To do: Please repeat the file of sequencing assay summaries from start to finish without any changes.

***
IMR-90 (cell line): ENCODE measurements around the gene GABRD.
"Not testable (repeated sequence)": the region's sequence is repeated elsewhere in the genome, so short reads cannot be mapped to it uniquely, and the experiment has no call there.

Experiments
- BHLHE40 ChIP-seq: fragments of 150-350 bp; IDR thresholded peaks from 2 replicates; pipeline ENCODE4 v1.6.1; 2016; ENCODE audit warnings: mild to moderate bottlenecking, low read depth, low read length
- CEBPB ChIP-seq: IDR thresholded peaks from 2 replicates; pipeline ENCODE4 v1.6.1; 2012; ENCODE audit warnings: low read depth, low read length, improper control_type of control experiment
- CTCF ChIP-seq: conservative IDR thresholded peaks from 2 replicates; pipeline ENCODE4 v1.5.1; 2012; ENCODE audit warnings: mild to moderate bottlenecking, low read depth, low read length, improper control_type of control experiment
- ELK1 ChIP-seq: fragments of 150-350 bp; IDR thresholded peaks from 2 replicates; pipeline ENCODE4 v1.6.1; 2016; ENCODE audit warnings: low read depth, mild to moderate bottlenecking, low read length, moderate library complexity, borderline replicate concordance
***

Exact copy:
IMR-90 (cell line): ENCODE measurements around the gene GABRD.
"Not testable (repeated sequence)": the region's sequence is repeated elsewhere in the genome, so short reads cannot be mapped to it uniquely, and the experiment has no call there.

Experiments
- BHLHE40 ChIP-seq: fragments of 150-350 bp; IDR thresholded peaks from 2 replicates; pipeline ENCODE4 v1.6.1; 2016; ENCODE audit warnings: mild to moderate bottlenecking, low read depth, low read length
- CEBPB ChIP-seq: IDR thresholded peaks from 2 replicates; pipeline ENCODE4 v1.6.1; 2012; ENCODE audit warnings: low read depth, low read length, improper control_type of control experiment
- CTCF ChIP-seq: conservative IDR thresholded peaks from 2 replicates; pipeline ENCODE4 v1.5.1; 2012; ENCODE audit warnings: mild to moderate bottlenecking, low read depth, low read length, improper control_type of control experiment
- ELK1 ChIP-seq: fragments of 150-350 bp; IDR thresholded peaks from 2 replicates; pipeline ENCODE4 v1.6.1; 2016; ENCODE audit warnings: low read depth, mild to moderate bottlenecking, low read length, moderate library complexity, borderline replicate concordance